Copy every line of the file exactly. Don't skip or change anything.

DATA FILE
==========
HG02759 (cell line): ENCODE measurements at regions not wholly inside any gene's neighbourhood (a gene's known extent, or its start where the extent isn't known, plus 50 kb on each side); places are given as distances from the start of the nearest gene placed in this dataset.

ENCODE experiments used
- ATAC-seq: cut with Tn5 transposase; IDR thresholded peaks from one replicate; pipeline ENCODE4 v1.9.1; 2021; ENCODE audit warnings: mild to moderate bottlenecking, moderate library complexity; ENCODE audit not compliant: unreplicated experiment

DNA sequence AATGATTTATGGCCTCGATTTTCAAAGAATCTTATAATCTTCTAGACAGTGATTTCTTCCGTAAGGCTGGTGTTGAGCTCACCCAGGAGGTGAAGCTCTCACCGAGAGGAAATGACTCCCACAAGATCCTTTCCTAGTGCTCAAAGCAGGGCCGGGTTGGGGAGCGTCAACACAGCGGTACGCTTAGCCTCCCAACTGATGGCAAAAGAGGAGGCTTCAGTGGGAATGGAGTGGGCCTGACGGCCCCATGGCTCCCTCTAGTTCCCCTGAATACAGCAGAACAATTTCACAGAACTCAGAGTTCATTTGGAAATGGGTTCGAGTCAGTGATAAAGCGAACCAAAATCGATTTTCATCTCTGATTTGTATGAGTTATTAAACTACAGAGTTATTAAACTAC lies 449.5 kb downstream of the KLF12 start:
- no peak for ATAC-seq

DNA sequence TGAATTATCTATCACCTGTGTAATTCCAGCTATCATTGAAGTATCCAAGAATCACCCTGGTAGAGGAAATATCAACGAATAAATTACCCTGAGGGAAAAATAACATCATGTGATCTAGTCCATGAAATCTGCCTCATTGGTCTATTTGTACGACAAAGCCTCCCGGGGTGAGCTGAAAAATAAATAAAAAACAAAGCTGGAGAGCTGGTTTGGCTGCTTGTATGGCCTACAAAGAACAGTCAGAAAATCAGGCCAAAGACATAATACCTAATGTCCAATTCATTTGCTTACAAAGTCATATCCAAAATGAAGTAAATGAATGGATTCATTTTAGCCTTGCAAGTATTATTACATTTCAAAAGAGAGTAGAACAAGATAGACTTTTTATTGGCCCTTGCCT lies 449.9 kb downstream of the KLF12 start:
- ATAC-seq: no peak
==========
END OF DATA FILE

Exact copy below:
HG02759 (cell line): ENCODE measurements at regions not wholly inside any gene's neighbourhood (a gene's known extent, or its start where the extent isn't known, plus 50 kb on each side); places are given as distances from the start of the nearest gene placed in this dataset.

ENCODE experiments used
- ATAC-seq: cut with Tn5 transposase; IDR thresholded peaks from one replicate; pipeline ENCODE4 v1.9.1; 2021; ENCODE audit warnings: mild to moderate bottlenecking, moderate library complexity; ENCODE audit not compliant: unreplicated experiment

DNA sequence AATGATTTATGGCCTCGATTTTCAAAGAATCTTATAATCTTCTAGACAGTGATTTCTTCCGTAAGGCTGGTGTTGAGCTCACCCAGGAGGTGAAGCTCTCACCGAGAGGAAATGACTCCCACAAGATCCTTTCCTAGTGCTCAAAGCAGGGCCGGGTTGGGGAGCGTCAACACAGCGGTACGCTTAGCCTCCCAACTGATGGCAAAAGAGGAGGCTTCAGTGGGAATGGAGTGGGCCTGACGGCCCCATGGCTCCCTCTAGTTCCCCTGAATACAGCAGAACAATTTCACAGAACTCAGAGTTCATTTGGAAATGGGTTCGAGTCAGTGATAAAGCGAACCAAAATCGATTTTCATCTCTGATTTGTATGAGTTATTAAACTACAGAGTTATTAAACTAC lies 449.5 kb downstream of the KLF12 start:
- no peak for ATAC-seq

DNA sequence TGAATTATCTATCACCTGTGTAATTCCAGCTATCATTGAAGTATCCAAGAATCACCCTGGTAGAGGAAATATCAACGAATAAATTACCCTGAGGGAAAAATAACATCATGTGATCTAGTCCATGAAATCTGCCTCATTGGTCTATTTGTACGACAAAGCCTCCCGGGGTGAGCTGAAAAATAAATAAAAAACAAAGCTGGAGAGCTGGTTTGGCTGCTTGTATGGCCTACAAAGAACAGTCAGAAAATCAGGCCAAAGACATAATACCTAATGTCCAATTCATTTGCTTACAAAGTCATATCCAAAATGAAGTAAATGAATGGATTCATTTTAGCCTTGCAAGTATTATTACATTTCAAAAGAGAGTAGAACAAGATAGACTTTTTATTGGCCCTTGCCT lies 449.9 kb downstream of the KLF12 start:
- ATAC-seq: no peak